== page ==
Although there are some moments of overwhelming droned-out guitar riffs and echoplex magic, the songs on Sweet Spot mostly just hint at psychedelic consciousness while keeping their pop sensibilities intact. These 10 tracks are never more than seven-minutes long, and guarantee to get stuck in your head even if you do not speak Japanese. For those who have heard Na.ma.shi.bi.re.Na.ma.me.ma.i or one of the colorful imported vinyl pieces, expect a different experience: a little lighter, a little more melodious, and arguably more memorable. [AC]







These Trails

"Sowed a Seed"
"These Trails"

Here's a little-known relic of acid exoticisms to satisfy those of you with the psychedelic sweet tooth for wyrd-folk, especially on the femme tip. A tiny label called Sinergia was indulgent enough to finally make available this privately pressed LP from Hawaii, circa 1973. Truly entrancing fragile song-bird lilts possessing magical jejune charm with male/female soft warbles and bewitched intonations. Gorgeous six-string strumming--of the acoustic, electric, and slide kind--also mastering a generous articulation of Hawaiian folk, along with a multi-colored dose of Eastern-isms (tabla and sitar) and synth-dither to visually guide you along a uniquely exotic tour of rain-soaked jungles and belching volcanoes, to the silent mesmeric groove of ocean waves. [MT]







Ini Kamoze

"Wings with Me"

Another classic reggae reissue from the '80s comes our way: Ini Kamoze's self-titled debut. Released in 1986, when Sly & Robbie's Taxi-era production had reached its height, Kamoze's toasting sounds excellent atop the Channel One recorded digital beats, synths and creeping bass-lines; and each track gets an extended dub. Originally released on Island, this new remastered version on Sly and Robbie's Taxi imprint is one of the most essential of the '80s-era dancehall records. Kamoze, who would later become known worldwide as "The Hotstepper," was a young vet of the dancehalls and is firmly at home--secure and confident. If you were wondering where the hook to Damian Marley's "Welcome to Jamrock" comes from, you'll find it here in the form of "World-a-Music," perhaps one of the best songs on the album. No fillers, just killer track after killer, eight in all, including two live recordings. [DG]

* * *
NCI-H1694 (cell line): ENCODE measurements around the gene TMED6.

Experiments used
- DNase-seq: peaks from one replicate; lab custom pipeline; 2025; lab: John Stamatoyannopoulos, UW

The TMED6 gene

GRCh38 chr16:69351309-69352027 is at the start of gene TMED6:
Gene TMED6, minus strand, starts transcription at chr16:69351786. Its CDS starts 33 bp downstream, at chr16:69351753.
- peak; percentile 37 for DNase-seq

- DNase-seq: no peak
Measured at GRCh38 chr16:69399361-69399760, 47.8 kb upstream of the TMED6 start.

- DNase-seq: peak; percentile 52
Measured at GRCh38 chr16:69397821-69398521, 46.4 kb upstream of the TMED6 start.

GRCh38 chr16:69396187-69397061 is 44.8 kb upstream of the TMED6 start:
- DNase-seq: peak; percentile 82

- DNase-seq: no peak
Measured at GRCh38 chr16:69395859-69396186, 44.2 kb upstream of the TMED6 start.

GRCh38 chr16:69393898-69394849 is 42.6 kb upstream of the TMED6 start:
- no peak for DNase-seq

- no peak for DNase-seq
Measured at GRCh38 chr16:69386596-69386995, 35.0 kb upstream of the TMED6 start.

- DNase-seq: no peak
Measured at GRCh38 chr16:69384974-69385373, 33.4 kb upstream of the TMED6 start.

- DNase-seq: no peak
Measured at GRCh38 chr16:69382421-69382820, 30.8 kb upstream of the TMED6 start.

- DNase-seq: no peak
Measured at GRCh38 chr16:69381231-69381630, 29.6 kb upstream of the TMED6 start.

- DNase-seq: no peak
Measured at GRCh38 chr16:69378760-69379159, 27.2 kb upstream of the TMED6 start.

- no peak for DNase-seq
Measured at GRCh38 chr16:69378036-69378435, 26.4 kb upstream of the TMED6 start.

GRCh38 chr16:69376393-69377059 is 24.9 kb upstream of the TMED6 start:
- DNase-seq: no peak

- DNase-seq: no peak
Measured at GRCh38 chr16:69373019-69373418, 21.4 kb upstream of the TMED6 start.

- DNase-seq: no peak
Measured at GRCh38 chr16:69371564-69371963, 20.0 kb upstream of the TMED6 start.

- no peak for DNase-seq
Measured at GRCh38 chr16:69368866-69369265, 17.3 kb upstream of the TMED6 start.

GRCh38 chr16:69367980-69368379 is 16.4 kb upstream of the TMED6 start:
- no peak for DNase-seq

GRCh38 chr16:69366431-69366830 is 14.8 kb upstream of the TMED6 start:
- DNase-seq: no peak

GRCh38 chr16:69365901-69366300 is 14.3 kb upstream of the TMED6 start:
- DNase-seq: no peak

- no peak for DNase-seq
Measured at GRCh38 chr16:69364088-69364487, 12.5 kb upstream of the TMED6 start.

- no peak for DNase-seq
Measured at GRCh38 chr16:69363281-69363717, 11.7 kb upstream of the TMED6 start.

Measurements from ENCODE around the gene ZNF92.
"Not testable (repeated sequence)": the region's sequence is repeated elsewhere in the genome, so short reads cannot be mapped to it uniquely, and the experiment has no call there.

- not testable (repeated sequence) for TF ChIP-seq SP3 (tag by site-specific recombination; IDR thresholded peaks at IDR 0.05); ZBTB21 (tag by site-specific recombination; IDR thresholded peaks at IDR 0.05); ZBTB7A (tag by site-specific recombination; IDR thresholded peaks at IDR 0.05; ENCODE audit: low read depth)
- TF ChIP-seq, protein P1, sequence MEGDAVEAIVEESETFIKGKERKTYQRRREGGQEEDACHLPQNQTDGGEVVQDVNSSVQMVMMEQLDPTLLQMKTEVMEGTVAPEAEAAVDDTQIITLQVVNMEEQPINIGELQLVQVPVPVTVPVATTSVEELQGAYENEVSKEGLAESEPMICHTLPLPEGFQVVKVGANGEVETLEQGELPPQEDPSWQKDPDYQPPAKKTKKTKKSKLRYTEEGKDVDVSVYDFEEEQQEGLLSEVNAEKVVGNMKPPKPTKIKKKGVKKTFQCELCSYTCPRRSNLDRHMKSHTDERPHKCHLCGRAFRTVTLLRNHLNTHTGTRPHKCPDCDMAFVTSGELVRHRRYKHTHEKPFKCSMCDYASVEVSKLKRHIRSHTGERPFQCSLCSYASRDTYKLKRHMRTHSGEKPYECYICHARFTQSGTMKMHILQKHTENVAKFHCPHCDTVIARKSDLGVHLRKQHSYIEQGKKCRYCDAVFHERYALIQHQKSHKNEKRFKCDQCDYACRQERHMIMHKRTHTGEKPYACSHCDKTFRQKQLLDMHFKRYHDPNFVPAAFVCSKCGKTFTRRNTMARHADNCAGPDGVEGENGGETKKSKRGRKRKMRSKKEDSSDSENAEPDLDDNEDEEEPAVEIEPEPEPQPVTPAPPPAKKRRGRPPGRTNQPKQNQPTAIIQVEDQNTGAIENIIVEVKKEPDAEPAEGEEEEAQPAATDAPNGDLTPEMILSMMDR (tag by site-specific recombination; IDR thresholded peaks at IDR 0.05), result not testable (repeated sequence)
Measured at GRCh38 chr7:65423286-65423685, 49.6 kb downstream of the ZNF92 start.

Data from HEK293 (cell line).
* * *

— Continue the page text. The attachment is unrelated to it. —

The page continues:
Rough & Rugged

"Rough & Rugged"
"Billy Jean"

Beginning with a great mash-up of Whitney Houston's "You Give Good Love" and Freddie Jackson's "Rock Me Tonight," English born, then Jamaican and American-raised Shinehead's Rough and Rugged is a great glimpse back at the laidback lovers style that he brought to the scene in '86. Undeniably, the tri-country upbringing had an effect on his rhythm, delivery and ability to combine dancehall, reggae, ragga, R&B and, eventually, hip-hop. The closing covers of Michael Jackson's "Lady in My Life" and "Billy Jean" are classic and still irresistible, however, not every track is a cover or live mash-up; the title cut and "Know Fe Chant" are two originals that showcase his skillful toasting. The rhythms feature some of the classic tempos of the mid-'80s, and overall this reissue includes a great selection of tunes that were recorded at Harry J's studio. Shinehead's clear-voiced chanting, singing and toasting are at their best, a perfect blend of social consciousness, lover's tease and skillful flashing. [DG]







Solo Piano
(No Format/Universal Import)

"Bermuda Triangle"

Known primarily for releasing ironic hip-hop and producing backing tracks for Peaches, Gonzales sheds his now not-so-fashionable connections and does something beyond the expectations of the trend forecasters: he makes a quiet solo piano record. And it's not lounge versions of mid-'90s gangsta hits either; it's actually really pretty and well-played. For a moment, it makes you think that the pressing plant put the wrong music on your CD or maybe he just hired someone else to do it. (I've heard that he would perform bursts of piano during his live shows; and this is actually him playing on this record.) To use the, as of late, exhausted description ONE MORE TIME: this record is full of gentle, intricate and flowing "Satie-esque" piano instrumentals. It's maybe a little less gentle and tad bit more 'grand' but it still sounds like someone who knows what they're doing--playing alone getting lost in the sound, maybe in a robe, surrounded by a few white marble pillars. Geoff A. loves it and maybe you will too. [SM]